Referring now to the sole figure, a data communication system of this invention is depicted comprising a pair of transmission lines 1 and 1', a master station 2, a plurality of subsidiary stations 31, 32, . . . , and a diode 4 disposed at the termination of the transmission lines 1 and 1'. The master station 2 has a pair of constant DC current sources 21 and 21', with polarities disposed opposite to each other as depicted by the arrows, a transmission switch 22, a receiving switch 22', and a receiving circuit 23. The substation 31 comprises a receiving photocoupler 311 (which photocoupler comprises a phototransistor T and a light emitting diode D) connected in series circuit to the transmission line 1, a transmission photocoupler 313, (which comprises phototransistor T and light emitting diode D) connected in parallel to the transmission lines, a diode 312 associated with the receiving photocoupler 311, connected in parallel circuit to light emitting diode D of receiving photocoupler 311, and a diode D', associated with the transmitting photocoupler 313, connected parallel to light emitting diode D of transmitting photocoupler 313 and serially to the terminals of phototransistor T of transmitting photocoupler 313 and across the transmission lines, all as depicted. A receiving circuit (not shown) is connected to the phototransistor T of the receiving photocoupler 311; and a transmitting circuit (not shown) is connected to the light emitting diode D of the transmitting photocoupler 313. The operation of the photocouplers , e.g. 311 and 313, is well known and may be found in any reputable handbook and will not be repeated herein.
As depicted the other substations 32, etc, have similar elements as the just described substation 31. The numbering scheme used herein for similar elements in the different substations is 3i, with "i" changing for the different substations, eg. 1,2,3, . . . etc.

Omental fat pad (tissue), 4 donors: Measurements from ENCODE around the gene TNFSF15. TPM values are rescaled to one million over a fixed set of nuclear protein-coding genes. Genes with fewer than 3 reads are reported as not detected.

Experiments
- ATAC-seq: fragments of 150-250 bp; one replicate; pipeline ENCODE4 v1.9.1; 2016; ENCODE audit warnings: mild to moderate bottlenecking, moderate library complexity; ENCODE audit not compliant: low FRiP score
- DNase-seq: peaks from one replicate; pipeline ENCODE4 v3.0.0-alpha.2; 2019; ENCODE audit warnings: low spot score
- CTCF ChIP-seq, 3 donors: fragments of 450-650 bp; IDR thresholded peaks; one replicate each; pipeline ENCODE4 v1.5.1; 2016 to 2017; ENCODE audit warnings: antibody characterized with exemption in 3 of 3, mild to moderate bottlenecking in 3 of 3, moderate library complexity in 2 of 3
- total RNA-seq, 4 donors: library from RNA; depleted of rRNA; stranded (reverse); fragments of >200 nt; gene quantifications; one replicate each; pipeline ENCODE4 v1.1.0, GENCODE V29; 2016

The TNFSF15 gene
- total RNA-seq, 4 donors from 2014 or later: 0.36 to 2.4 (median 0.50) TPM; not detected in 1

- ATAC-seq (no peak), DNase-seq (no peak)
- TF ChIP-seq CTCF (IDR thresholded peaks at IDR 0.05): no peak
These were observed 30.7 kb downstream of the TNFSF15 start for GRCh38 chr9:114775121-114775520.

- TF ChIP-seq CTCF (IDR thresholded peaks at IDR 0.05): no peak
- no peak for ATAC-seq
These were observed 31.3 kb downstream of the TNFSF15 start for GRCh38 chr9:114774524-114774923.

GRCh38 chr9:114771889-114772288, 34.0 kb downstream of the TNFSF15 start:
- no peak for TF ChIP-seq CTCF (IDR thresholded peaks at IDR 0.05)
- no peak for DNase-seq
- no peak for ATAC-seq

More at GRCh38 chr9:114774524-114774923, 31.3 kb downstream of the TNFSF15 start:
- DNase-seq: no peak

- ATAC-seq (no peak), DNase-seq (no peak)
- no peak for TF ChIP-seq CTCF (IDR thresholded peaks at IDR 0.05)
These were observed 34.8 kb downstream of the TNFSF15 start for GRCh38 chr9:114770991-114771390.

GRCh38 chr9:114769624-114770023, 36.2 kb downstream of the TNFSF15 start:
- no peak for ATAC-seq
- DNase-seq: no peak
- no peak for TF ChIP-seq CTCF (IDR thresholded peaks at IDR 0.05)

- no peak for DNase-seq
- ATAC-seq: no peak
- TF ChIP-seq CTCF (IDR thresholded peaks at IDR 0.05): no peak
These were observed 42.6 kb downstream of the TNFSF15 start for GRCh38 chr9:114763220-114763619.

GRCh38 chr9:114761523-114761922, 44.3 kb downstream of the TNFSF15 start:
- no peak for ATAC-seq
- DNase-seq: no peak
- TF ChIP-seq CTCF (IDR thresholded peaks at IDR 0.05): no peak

The light emitting diode D of the receiving photocoupler 311 and terminal diode 4 are connected serially and in the same polarity to the transmission lines 1 and 1'. The phototransistor T of the the transmitting photocoupler 3i3 and the light emitting diode D are connected in parallel and in the same polarity across the transmission lines 1 and 1'.
In master station 2, constant DC current source 21 produces a current forward with respect to light emitting diode D of receiving photocoupler 3i1 of each subsidiary station. The constant DC curent source 21' produces a current reverse with respect to light emitting diode D of receiving photocoupler 3i1 and forward with respect to phototransistor T of transmitting photocoupler 3i3. The two currents are supplied to the transmission lines 1 and 1' through transmission switch 22 and receiving switch 22' respectively. The receiving circuit 23 detects the current from constant DC current source 21'. Although two DC current sources and two separate switches are shown, other switching means and one or more current sources may be used to produce the same operating effect.
The data communication system of the invention operates in the following manner. For data transmission from the master station 2 to a substation, for example 31, transmission switch 22 in master station 2 is turned on and off according to a predetermined serial pulse code of data to be transmitted. The resultant serial pulse current flows in transmission lines 1 and 1' through the receiving photocoupler 3i1 of each substation 3i and the terminating diode 4. Thus, the data is detected by a receiving circuit (not shown) connected to the receiving photocoupler 3i1 in each substation 3i, and the specific one of the substations, such as 31, receives at the receiving circuit (not shown) the data according to the address code contained in the data given. A reverse voltage applied to the phototransistor T of the transmission photocoupler 3i3 of each substation 3i is stopped by the diode D' in each substation.